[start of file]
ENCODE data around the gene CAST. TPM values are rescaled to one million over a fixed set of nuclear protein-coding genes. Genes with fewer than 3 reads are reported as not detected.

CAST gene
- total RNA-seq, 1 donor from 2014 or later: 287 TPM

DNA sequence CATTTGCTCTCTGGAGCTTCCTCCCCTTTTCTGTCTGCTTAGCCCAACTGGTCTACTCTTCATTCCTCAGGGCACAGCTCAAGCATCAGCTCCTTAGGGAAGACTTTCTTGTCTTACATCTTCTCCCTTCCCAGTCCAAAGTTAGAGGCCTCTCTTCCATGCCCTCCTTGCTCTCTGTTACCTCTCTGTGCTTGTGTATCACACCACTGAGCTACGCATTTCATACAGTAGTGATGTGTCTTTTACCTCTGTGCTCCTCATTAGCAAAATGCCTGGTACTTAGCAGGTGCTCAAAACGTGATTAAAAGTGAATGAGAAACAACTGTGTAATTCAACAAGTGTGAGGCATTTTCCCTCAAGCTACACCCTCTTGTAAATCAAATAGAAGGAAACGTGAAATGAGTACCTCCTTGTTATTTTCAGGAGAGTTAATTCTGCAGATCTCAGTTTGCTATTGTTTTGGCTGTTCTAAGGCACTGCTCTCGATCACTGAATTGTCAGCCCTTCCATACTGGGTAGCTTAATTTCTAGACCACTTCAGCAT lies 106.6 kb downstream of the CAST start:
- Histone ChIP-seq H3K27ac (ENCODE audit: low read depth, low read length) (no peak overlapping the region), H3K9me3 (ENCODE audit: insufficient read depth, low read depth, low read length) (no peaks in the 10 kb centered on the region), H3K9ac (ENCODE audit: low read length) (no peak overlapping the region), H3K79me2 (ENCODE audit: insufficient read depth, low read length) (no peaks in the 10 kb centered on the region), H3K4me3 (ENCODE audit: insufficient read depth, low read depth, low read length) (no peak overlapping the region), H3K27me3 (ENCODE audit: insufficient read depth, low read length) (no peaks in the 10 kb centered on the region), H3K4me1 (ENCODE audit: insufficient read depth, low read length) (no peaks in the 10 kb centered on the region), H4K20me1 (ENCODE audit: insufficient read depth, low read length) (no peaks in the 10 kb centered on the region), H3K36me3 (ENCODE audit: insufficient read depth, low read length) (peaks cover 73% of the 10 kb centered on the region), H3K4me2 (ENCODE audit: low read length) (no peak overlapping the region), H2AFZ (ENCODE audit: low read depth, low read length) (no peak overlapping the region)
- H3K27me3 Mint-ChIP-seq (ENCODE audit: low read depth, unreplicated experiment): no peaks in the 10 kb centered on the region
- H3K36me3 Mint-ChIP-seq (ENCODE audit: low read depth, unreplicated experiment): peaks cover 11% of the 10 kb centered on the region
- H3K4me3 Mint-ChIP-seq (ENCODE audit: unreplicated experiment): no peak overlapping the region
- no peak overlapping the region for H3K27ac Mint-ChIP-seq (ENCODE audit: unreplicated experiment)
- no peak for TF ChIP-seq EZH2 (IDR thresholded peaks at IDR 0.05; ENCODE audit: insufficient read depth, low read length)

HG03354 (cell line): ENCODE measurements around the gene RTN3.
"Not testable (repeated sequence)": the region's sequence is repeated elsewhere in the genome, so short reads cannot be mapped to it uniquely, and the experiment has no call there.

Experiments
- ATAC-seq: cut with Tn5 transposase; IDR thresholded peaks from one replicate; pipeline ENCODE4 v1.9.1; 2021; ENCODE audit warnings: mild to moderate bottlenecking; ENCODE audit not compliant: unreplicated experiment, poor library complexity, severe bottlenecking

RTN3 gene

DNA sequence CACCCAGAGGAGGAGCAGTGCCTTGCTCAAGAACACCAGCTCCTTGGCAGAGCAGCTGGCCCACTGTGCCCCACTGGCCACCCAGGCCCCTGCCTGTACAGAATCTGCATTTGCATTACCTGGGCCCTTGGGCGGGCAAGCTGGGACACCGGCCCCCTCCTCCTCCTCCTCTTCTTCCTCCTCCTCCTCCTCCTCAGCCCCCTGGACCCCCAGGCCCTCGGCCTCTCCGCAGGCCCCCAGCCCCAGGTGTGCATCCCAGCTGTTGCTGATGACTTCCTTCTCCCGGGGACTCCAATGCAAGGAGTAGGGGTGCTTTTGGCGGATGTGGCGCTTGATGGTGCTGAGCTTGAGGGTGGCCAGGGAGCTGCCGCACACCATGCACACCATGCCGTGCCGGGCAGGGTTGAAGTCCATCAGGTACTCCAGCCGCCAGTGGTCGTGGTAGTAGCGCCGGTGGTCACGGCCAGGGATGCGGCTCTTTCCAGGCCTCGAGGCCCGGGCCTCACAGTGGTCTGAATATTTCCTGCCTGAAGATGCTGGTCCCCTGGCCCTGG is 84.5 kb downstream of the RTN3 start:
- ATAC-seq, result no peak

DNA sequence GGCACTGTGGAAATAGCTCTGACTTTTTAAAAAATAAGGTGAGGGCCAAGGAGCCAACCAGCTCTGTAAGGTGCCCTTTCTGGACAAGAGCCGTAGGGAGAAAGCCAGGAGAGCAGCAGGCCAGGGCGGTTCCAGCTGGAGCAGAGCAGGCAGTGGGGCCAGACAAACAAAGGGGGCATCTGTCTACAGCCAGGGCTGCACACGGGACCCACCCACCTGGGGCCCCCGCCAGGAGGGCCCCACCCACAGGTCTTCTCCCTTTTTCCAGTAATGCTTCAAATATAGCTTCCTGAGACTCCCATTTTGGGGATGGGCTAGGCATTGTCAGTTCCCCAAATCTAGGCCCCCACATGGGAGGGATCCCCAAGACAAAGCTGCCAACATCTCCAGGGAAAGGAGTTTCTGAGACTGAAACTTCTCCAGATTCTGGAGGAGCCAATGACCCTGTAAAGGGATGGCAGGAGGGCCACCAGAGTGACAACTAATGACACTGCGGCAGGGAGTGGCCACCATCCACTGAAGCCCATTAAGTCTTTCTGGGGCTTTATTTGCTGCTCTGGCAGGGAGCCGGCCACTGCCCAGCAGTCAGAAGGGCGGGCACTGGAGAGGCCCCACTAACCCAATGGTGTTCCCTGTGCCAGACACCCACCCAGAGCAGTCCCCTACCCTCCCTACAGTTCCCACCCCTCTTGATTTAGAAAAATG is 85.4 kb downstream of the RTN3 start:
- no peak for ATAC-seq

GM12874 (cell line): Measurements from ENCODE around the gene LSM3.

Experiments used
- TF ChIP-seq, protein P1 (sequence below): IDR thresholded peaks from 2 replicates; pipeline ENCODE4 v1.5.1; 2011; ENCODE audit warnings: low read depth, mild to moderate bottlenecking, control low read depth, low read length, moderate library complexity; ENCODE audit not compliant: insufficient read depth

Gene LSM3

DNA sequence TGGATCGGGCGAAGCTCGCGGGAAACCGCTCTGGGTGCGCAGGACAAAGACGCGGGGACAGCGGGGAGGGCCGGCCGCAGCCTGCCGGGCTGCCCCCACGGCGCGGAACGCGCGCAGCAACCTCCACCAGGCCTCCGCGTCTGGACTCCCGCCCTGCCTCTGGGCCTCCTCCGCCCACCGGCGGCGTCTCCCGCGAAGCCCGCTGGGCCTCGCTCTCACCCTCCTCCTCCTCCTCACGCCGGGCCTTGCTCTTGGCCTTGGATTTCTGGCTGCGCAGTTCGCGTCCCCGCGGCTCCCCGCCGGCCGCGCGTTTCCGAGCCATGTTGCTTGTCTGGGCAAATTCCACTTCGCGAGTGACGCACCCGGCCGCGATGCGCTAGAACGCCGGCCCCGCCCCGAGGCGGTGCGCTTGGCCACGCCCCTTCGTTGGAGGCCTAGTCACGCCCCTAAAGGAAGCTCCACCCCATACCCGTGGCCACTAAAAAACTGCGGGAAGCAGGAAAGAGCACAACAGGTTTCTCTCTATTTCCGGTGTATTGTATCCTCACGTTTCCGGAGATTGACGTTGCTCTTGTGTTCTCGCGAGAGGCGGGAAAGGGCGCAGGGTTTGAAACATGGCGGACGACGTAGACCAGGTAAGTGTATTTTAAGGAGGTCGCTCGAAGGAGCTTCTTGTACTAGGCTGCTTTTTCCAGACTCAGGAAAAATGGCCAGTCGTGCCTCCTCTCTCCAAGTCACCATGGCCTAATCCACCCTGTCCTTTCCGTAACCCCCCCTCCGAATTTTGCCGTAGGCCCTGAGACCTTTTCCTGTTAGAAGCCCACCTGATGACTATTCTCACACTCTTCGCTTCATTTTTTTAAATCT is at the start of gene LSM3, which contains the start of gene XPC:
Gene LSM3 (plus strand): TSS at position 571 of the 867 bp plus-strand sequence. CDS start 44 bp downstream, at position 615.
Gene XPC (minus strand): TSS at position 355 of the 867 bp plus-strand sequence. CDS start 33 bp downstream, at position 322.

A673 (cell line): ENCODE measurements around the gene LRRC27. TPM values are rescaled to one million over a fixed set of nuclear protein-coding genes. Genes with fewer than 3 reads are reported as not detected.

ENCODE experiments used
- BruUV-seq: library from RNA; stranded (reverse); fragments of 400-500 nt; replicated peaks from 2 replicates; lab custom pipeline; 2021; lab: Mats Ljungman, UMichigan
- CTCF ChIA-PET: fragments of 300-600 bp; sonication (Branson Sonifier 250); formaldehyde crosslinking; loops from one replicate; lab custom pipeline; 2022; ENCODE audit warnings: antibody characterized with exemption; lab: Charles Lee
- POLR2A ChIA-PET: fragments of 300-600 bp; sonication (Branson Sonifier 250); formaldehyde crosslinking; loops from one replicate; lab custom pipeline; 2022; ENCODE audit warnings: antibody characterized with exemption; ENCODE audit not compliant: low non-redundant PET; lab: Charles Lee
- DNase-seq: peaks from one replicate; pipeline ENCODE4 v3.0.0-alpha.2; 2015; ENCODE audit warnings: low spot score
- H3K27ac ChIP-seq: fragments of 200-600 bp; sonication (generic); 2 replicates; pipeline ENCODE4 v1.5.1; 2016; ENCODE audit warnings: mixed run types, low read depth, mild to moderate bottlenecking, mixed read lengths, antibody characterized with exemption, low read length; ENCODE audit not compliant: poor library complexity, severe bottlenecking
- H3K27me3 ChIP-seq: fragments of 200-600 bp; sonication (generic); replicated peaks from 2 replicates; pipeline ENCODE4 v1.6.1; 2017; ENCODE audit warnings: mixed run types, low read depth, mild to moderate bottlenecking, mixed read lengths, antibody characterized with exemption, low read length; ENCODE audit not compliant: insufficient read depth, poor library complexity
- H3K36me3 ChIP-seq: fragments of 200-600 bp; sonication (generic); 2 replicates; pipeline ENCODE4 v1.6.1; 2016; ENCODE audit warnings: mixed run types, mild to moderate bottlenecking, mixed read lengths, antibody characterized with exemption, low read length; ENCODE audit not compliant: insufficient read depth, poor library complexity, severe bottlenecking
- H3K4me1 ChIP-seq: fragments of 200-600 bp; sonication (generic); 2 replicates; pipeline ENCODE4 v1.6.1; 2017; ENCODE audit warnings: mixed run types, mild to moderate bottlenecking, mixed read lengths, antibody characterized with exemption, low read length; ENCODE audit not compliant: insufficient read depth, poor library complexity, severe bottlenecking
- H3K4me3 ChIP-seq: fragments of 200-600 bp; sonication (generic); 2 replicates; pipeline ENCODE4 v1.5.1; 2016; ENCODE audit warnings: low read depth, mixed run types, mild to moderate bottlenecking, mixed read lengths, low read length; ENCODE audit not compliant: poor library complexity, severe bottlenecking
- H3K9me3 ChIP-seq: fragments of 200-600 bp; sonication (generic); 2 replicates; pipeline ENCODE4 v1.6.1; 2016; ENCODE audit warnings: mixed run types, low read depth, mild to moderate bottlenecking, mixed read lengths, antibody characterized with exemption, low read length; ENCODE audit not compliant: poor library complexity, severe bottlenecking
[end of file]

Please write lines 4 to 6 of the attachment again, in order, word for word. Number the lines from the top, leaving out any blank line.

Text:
DNA sequence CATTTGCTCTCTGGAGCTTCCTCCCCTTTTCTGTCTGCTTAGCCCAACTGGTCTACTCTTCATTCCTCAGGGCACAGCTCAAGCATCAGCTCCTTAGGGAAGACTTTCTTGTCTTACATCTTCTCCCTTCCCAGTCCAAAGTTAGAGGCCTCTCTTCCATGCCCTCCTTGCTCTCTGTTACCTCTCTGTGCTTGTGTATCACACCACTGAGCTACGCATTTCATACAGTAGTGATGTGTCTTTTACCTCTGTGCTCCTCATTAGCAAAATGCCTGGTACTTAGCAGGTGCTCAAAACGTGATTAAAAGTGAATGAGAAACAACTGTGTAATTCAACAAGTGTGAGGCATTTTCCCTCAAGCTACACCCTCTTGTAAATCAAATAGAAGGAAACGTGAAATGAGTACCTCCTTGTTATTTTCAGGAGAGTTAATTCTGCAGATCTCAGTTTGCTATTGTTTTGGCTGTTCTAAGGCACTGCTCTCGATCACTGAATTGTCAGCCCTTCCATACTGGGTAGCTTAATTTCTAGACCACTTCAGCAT lies 106.6 kb downstream of the CAST start:
- Histone ChIP-seq H3K27ac (ENCODE audit: low read depth, low read length) (no peak overlapping the region), H3K9me3 (ENCODE audit: insufficient read depth, low read depth, low read length) (no peaks in the 10 kb centered on the region), H3K9ac (ENCODE audit: low read length) (no peak overlapping the region), H3K79me2 (ENCODE audit: insufficient read depth, low read length) (no peaks in the 10 kb centered on the region), H3K4me3 (ENCODE audit: insufficient read depth, low read depth, low read length) (no peak overlapping the region), H3K27me3 (ENCODE audit: insufficient read depth, low read length) (no peaks in the 10 kb centered on the region), H3K4me1 (ENCODE audit: insufficient read depth, low read length) (no peaks in the 10 kb centered on the region), H4K20me1 (ENCODE audit: insufficient read depth, low read length) (no peaks in the 10 kb centered on the region), H3K36me3 (ENCODE audit: insufficient read depth, low read length) (peaks cover 73% of the 10 kb centered on the region), H3K4me2 (ENCODE audit: low read length) (no peak overlapping the region), H2AFZ (ENCODE audit: low read depth, low read length) (no peak overlapping the region)
- H3K27me3 Mint-ChIP-seq (ENCODE audit: low read depth, unreplicated experiment): no peaks in the 10 kb centered on the region